5 simple ways to improve employee retention rates

Kelly Hayman 15.11.2019

“Our people are our greatest asset” - this well-known phrase can be heard time and time again in the workplace. However, many companies fall short when it comes to employee retention and this is proven to be both extremely costly and time consuming.

Tried and tested methods of employee retention

Poor rates of employee retention can be avoided with some simple but effective strategies which will help your employees feel empowered, respected and valued, giving them every reason to stay with your organisation for the long term.  

1. Listen to your staff

Though it may not always be clear if an employee is unhappy in their job, an obvious sign is a lack of motivation for their daily responsibilities and they may also have a negative attitude or a low mood. It is worth taking the time to have an informal conversation, mentioning your concerns for their welfare within the workplace so you can both find effective resolutions.

You may be able to help them discover a way to boost employee morale, suggesting a smarter way of working or maybe delegating some of the duties they carry out to other members of the team to take the strain off them. In support of this, a recent study revealed that employees who feel like their voice is heard are 4.6 times more likely to feel empowered to perform their best at work.

2. Be empathetic and recognise each employee as an individual

By getting to know your employees, you can become mindful and empathetic of their emotions and in due course get to the root of what really motivates them. Moreover, creating a genuine connection with staff will build trust between manager and employee so if any issues do arise, then they won’t feel as reluctant to reach out. For instance, research shows that “96% of employees believe that showing empathy is an important way to advance employee retention”.

An effective way to follow up on this is to soften daily interactions by initiating non-work-related conversations, this enables you to identify and implement effective communication methods based on everyone’s unique personality types. By doing so employees are going to feel like they can relate to their boss and will be more inclined to share their thoughts, this simple gesture will most certainly generate a sense of appreciation as an individual in comparison to being part of a collective workforce.

3. Promote employee wellbeing within the workplace

According to a CIPD study, “mental health problems within the workplace are on the rise, however only 8% of UK companies have a standalone wellbeing strategy”. Based on this information, it is evident that providing a wellbeing scheme is vital in order to maintain employee’s mental health. Generally, the happier and healthier staff are, the less likely they are to leave. 

Promoting mental health can be done through stress management activities that don’t necessarily have to be expensive or complex. For instance, you could consider offering weekly yoga classes for the office, this non-monetary incentive could also be used as an effective team building exercise that helps colleagues to socialize and get to know each other outside of work.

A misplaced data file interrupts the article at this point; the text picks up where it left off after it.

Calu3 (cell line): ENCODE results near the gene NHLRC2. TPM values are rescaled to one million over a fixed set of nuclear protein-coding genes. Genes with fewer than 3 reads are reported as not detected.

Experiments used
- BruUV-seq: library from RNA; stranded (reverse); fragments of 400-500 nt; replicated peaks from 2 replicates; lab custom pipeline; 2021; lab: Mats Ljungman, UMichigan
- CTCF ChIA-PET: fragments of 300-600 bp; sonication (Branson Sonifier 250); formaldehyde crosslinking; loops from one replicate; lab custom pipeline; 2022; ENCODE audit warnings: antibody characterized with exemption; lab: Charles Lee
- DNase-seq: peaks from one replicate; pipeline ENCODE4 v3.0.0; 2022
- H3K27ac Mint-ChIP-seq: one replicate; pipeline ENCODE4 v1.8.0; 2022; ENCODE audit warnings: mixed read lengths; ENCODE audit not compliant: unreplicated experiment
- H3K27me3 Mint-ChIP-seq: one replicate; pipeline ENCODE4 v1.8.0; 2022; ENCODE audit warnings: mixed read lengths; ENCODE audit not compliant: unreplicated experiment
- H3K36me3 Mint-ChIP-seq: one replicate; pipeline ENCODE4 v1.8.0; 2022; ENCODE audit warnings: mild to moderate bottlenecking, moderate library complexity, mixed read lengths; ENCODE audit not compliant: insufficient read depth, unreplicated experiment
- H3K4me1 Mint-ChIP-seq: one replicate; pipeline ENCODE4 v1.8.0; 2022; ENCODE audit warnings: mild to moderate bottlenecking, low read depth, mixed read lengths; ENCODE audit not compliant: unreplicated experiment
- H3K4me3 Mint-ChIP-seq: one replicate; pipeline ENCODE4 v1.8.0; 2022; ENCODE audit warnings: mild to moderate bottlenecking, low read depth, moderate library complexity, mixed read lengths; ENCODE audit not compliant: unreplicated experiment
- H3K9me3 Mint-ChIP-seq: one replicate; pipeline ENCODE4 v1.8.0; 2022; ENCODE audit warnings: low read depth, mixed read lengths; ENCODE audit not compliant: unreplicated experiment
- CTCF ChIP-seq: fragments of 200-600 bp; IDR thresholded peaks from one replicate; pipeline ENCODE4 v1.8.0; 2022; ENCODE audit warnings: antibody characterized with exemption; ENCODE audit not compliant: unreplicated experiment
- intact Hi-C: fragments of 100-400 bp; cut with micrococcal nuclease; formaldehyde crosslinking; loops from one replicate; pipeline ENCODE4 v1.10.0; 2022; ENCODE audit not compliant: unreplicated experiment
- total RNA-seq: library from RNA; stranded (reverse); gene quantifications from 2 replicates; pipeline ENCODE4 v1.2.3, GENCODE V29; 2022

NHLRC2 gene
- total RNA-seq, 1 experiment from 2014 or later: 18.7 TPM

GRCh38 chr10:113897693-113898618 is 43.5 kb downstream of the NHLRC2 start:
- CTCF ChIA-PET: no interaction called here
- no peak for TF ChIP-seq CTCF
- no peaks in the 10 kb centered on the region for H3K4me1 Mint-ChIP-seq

4. Praising your staff

Praising and rewarding your employees for the work they do will instantly make them feel appreciated and valued, incentivising them to continue to carry on performing to the highest standards possible. The power of praise is underestimated; it’s one of the most effective methods for motivating employees and helping them reach their full potential.

Moreover, praise naturally encourages workers to take on more challenges in order to receive recognition again and again, resulting in boosted employee morale. Many studies have revealed that praising and recognising staff for the good work they do is even more powerful and rewarding than using monetary incentives.

5. Develop internal career paths to improve employee retention

A lack of career development in any job can result in a sense of stagnation for an individual resulting in a demotivated workforce. Recent research has revealed that nearly two thirds of employees say a lack of career development would be enough to make them start looking for a new job.

Whether it’s a new starter or an employee who has been with the company for years, it doesn’t matter, a good manager should discuss career succession plans and be transparent on whether there will be opportunities available. According to statistics, 66% of employees said that they would leave their position if they didn’t feel appreciated by their manager. This could be avoided by allowing employees to develop their skills and take on new responsibilities so they can move towards a more senior title and work their way up the career ladder.

While some staff turnover may be natural, it is important to closely monitor staff turnover trends within an organisation. If there’s a repetitive pattern of employees leaving, then the simple steps outlined above will help your company to turn things around for the better and improve employee retention rates. 

Kelly Hayman's picture
Manager | HR
khayman@morganmckinley.co.uk

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